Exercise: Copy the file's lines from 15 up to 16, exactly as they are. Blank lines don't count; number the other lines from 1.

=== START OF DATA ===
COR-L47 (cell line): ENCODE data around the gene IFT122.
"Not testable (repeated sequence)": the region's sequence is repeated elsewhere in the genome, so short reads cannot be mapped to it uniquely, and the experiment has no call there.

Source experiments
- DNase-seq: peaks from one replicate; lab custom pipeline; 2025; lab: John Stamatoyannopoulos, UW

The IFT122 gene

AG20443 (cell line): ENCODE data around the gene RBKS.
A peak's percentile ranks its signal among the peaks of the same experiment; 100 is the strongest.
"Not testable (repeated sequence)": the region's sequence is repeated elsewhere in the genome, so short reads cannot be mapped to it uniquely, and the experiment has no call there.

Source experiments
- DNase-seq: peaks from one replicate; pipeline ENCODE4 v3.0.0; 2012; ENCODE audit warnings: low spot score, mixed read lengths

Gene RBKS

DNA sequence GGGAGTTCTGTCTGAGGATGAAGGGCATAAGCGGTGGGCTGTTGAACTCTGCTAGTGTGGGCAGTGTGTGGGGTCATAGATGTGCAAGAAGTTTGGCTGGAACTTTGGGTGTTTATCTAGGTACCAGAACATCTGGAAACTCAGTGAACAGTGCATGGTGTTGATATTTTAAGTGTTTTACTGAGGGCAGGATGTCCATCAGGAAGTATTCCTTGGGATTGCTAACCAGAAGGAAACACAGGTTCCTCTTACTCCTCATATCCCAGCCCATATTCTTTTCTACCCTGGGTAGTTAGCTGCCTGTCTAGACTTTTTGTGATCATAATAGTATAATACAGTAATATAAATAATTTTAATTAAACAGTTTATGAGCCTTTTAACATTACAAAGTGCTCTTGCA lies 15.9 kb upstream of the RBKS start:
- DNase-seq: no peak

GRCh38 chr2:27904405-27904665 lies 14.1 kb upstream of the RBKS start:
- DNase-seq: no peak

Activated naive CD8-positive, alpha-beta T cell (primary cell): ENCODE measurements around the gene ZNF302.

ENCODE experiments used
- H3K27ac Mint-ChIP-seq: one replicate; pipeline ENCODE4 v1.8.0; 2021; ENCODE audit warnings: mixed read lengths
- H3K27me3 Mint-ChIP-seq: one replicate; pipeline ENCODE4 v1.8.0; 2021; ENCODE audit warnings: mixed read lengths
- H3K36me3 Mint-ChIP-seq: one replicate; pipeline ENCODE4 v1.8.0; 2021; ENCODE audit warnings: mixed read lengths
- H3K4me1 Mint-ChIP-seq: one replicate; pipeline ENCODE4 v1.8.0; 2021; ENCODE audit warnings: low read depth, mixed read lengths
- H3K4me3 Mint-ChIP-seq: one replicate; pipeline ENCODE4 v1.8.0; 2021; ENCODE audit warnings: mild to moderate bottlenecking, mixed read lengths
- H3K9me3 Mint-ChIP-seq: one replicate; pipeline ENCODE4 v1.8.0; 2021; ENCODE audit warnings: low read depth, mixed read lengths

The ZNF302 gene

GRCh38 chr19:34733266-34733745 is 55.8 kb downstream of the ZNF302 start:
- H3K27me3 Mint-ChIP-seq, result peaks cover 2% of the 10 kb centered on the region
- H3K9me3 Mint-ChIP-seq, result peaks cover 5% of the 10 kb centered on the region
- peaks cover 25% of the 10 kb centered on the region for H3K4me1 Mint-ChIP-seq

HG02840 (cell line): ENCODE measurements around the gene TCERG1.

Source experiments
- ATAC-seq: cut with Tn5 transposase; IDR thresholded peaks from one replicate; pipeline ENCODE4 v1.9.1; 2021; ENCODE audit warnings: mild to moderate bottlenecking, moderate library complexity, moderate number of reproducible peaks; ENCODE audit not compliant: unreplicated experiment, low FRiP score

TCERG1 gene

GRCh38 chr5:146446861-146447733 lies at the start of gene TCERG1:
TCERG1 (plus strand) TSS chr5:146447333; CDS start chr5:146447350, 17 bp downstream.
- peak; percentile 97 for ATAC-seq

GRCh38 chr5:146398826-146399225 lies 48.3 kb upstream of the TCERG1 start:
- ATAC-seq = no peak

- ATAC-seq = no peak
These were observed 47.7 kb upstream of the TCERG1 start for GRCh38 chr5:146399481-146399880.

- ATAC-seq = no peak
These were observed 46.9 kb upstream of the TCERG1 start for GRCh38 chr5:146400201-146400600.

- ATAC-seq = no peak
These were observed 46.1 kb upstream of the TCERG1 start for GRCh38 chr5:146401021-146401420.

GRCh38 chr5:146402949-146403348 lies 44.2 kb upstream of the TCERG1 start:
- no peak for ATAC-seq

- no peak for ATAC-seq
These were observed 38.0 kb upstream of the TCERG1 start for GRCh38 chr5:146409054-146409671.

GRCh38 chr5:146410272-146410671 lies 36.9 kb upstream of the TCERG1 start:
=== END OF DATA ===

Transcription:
- DNase-seq: no peak

Activated naive CD8-positive, alpha-beta T cell (primary cell): ENCODE measurements around the gene ZNF302.